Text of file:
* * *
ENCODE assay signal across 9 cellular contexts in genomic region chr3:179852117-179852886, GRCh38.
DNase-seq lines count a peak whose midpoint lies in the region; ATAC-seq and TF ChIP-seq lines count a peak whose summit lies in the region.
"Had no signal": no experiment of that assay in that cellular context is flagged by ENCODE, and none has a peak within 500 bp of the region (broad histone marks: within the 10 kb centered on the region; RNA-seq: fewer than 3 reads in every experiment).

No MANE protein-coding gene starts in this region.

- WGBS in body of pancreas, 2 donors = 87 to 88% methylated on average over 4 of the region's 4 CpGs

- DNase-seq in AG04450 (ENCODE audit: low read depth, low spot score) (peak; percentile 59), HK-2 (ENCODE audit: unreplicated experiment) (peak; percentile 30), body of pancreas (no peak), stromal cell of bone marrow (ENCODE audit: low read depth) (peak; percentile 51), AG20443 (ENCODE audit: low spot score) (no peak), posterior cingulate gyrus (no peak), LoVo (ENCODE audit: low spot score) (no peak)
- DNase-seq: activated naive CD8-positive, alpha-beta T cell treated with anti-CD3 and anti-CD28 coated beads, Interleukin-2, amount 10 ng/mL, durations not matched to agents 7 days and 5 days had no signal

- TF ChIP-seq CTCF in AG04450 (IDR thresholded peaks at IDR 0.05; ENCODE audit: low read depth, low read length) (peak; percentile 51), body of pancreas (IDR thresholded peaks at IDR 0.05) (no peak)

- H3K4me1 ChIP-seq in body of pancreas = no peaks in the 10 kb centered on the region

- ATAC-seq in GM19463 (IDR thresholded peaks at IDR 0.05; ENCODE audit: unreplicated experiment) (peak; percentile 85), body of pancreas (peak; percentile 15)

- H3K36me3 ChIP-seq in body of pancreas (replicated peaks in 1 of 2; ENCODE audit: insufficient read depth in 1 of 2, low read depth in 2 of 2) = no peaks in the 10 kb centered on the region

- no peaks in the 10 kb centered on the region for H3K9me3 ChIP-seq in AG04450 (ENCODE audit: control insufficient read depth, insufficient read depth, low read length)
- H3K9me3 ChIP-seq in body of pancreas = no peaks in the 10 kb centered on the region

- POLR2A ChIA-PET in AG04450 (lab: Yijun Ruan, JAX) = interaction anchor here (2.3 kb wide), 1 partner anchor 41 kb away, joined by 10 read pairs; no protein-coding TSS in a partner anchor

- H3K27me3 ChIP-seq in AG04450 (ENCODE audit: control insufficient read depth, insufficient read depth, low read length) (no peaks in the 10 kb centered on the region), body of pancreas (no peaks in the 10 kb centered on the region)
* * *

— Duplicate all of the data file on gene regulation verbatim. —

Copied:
ENCODE assay signal across 9 cellular contexts in genomic region chr3:179852117-179852886, GRCh38.
DNase-seq lines count a peak whose midpoint lies in the region; ATAC-seq and TF ChIP-seq lines count a peak whose summit lies in the region.
"Had no signal": no experiment of that assay in that cellular context is flagged by ENCODE, and none has a peak within 500 bp of the region (broad histone marks: within the 10 kb centered on the region; RNA-seq: fewer than 3 reads in every experiment).

No MANE protein-coding gene starts in this region.

- WGBS in body of pancreas, 2 donors = 87 to 88% methylated on average over 4 of the region's 4 CpGs

- DNase-seq in AG04450 (ENCODE audit: low read depth, low spot score) (peak; percentile 59), HK-2 (ENCODE audit: unreplicated experiment) (peak; percentile 30), body of pancreas (no peak), stromal cell of bone marrow (ENCODE audit: low read depth) (peak; percentile 51), AG20443 (ENCODE audit: low spot score) (no peak), posterior cingulate gyrus (no peak), LoVo (ENCODE audit: low spot score) (no peak)
- DNase-seq: activated naive CD8-positive, alpha-beta T cell treated with anti-CD3 and anti-CD28 coated beads, Interleukin-2, amount 10 ng/mL, durations not matched to agents 7 days and 5 days had no signal

- TF ChIP-seq CTCF in AG04450 (IDR thresholded peaks at IDR 0.05; ENCODE audit: low read depth, low read length) (peak; percentile 51), body of pancreas (IDR thresholded peaks at IDR 0.05) (no peak)

- H3K4me1 ChIP-seq in body of pancreas = no peaks in the 10 kb centered on the region

- ATAC-seq in GM19463 (IDR thresholded peaks at IDR 0.05; ENCODE audit: unreplicated experiment) (peak; percentile 85), body of pancreas (peak; percentile 15)

- H3K36me3 ChIP-seq in body of pancreas (replicated peaks in 1 of 2; ENCODE audit: insufficient read depth in 1 of 2, low read depth in 2 of 2) = no peaks in the 10 kb centered on the region

- no peaks in the 10 kb centered on the region for H3K9me3 ChIP-seq in AG04450 (ENCODE audit: control insufficient read depth, insufficient read depth, low read length)
- H3K9me3 ChIP-seq in body of pancreas = no peaks in the 10 kb centered on the region

- POLR2A ChIA-PET in AG04450 (lab: Yijun Ruan, JAX) = interaction anchor here (2.3 kb wide), 1 partner anchor 41 kb away, joined by 10 read pairs; no protein-coding TSS in a partner anchor

- H3K27me3 ChIP-seq in AG04450 (ENCODE audit: control insufficient read depth, insufficient read depth, low read length) (no peaks in the 10 kb centered on the region), body of pancreas (no peaks in the 10 kb centered on the region)